CONTACT: GARY GALLUZZO
300 Plaza Centre One
Iowa City IA 52242
(319) 384-0009; fax (319) 384-0024
Release: Sept. 23, 2002
UI professor to discuss a dinosaur named 'Sue' Sept. 28
Click here for photo enlargement.
the largest and most complete Tyrannosaurus rex skeleton yet uncovered, will
be the subject of a 10 a.m. Saturday, Sept. 28 presentation, "The Dead
Speak: Lessons from Tyrannosaur," by Christopher Brochu, assistant professor
of geoscience in the University of Iowa College of Liberal Arts and Sciences
(CLAS), in Room 40, Schaeffer Hall.
The free, public talk is part of the CLAS Saturday Scholars series. He will
also be a guest on "Iowa Talks," WSUI, AM 910, at 10 a.m. Thursday,
"My talk will be about Sue, the 'T. rex' at the Field Museum and the
work I did on Sue," Brochu says. "I'll talk about what Tyrannosaurs
are, what makes them such unusual animals, and what makes Sue such an unusual
"The public is fascinated with dinosaurs -- that's why I teach a class
called "The Age of Dinosaurs" for undergraduate non-majors here
at Iowa. And, Tyrannosaurus rex is an ambassador for science -- it gives us
a chance to do science that will be of interest to the public."
Brochu has taught at the UI since 2001, after having earned his bachelor's
degree in geology from the University of Iowa in 1989 and his master's and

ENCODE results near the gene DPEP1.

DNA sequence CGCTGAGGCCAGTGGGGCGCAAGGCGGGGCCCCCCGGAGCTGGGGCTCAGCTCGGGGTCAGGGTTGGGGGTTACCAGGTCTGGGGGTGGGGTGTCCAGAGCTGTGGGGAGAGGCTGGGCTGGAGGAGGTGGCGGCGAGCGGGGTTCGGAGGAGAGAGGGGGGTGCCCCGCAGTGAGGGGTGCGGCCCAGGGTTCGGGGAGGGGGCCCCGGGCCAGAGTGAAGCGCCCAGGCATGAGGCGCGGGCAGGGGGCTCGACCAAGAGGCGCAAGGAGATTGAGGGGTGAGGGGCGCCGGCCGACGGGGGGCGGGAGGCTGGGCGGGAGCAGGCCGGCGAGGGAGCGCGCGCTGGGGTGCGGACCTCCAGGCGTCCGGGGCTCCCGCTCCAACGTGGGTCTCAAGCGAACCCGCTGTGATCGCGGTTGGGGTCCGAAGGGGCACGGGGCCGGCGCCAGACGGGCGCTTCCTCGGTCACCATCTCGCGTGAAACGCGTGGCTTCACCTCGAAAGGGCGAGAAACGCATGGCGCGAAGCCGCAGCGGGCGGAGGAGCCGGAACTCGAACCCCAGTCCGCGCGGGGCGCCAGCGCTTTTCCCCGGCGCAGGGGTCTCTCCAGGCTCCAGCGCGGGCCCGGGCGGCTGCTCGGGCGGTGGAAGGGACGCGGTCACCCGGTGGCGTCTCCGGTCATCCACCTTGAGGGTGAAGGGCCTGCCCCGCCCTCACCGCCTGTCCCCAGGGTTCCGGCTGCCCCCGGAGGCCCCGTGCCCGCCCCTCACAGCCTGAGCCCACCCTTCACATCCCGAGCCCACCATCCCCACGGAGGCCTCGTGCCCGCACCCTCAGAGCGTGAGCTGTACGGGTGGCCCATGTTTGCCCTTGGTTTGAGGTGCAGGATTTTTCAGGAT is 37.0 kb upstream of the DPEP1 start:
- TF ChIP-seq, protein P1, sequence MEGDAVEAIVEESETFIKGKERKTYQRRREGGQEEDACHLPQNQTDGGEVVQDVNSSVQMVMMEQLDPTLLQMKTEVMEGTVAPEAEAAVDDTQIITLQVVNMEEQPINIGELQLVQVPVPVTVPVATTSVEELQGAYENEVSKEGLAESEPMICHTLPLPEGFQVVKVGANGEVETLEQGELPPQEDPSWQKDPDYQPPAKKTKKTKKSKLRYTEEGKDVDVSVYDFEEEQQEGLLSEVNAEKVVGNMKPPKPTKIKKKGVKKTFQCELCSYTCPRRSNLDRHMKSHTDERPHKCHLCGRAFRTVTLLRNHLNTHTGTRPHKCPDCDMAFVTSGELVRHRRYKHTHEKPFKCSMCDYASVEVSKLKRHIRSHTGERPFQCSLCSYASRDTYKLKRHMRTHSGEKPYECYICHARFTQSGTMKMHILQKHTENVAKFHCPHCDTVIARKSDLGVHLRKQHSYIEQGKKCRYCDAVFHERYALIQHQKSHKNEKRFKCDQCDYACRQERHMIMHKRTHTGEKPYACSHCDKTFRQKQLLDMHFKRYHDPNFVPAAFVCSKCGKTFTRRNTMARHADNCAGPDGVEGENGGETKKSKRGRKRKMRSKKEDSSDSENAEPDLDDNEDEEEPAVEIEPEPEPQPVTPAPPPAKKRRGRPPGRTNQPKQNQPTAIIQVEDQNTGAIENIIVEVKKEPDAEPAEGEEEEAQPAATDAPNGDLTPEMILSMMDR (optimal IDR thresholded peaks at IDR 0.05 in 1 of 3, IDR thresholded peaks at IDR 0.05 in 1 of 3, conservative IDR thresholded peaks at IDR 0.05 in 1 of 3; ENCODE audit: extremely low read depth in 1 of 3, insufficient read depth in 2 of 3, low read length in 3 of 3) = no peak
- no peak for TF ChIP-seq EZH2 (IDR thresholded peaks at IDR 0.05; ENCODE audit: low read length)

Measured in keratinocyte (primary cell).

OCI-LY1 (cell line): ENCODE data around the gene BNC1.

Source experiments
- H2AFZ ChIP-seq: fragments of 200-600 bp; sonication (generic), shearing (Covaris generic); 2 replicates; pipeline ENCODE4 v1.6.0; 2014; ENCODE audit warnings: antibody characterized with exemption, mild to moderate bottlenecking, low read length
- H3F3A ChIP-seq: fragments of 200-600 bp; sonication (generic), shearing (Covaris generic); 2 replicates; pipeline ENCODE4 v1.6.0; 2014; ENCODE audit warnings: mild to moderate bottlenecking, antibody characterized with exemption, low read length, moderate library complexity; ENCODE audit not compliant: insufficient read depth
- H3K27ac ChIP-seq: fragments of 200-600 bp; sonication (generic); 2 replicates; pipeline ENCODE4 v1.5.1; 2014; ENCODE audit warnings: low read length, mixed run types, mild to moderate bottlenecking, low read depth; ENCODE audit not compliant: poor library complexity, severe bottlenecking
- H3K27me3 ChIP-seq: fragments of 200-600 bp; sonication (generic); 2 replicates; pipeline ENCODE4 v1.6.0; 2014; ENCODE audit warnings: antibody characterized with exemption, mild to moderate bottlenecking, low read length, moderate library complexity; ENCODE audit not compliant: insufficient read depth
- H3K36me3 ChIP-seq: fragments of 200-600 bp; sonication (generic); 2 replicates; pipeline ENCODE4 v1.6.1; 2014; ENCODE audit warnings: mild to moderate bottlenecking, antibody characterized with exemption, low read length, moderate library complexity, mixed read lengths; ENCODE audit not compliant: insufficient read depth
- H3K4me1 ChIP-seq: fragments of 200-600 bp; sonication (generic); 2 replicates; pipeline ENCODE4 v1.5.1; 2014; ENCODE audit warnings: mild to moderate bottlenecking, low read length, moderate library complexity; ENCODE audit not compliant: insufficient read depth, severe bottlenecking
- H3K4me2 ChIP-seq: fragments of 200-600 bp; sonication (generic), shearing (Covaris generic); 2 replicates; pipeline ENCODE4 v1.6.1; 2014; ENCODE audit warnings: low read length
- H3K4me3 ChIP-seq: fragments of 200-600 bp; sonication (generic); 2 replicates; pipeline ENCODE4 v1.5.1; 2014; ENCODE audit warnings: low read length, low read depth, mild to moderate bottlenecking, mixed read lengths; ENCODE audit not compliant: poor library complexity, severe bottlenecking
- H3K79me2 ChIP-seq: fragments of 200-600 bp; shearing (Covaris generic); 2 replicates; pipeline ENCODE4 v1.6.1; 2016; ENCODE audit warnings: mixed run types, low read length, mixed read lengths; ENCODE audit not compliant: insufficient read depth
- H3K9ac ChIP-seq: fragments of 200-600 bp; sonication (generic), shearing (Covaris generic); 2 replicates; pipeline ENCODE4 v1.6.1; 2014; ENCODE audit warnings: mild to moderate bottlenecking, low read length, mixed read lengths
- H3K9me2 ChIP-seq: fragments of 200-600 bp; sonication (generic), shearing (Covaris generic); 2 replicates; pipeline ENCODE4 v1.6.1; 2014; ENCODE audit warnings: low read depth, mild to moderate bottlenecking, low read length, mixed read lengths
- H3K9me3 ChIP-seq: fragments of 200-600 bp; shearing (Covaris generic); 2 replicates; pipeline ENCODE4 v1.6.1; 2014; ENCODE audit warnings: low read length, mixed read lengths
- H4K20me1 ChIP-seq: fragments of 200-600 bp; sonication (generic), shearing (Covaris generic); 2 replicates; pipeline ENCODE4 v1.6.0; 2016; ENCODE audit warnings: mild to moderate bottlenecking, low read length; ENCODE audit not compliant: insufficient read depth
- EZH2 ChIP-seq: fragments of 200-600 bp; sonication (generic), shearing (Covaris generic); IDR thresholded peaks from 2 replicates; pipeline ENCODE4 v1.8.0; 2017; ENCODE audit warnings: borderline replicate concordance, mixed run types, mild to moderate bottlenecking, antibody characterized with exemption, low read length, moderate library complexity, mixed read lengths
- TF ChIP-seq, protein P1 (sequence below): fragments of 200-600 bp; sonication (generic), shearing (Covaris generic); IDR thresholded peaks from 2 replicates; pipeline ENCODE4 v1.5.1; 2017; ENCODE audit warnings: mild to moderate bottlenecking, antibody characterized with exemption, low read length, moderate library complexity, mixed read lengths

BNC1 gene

doctorate from the University of Texas at Austin in 1992 and 1997, respectively.
From 1998 through 2000, Brochu was a postdoctoral research scientist at the
Field Museum in Chicago, where his primary duty was the completion of a monographic
description of "Sue." At Iowa, his research focuses on the evolutionary
history of fossil and living archosaurs, especially crocodiles and theropod
dinosaurs, and the comparison of molecular and fossil-based methods of estimating
divergence times between evolutionary lineages. He also teaches courses in
Future lectures in the Saturday Scholars series include:
-- Oct. 12 "Jewish Women in India: Rethinking the Middle East,"
Jael Silliman, associate
professor of women's studies
-- Oct. 26 "Just Beneath My Skin: Autobiography and Self-Discovery,"
associate professor of English
-- Nov. 9 "The Neanderthal Mystery: Who Were They and Why Did They
Disappear?" Robert Franciscus, assistant professor of anthropology
All presentations will begin at 10 a.m. in room 40 Schaeffer Hall, the southeast
building on the UI Pentacrest. Each session will last about an hour, including
a 20-30 minute presentation followed by a question-and-answer session. Refreshments
will be served. Additional information is available at: http://www.clas.uiowa.edu/alumni/saturday_scholars/2002.shtml.
Individuals with disabilities are encouraged to attend all UI-sponsored
events. People requiring an accommodation in order to participate in this
program are asked to contact the UI College of Liberal Arts and Sciences in
advance at 335-2610.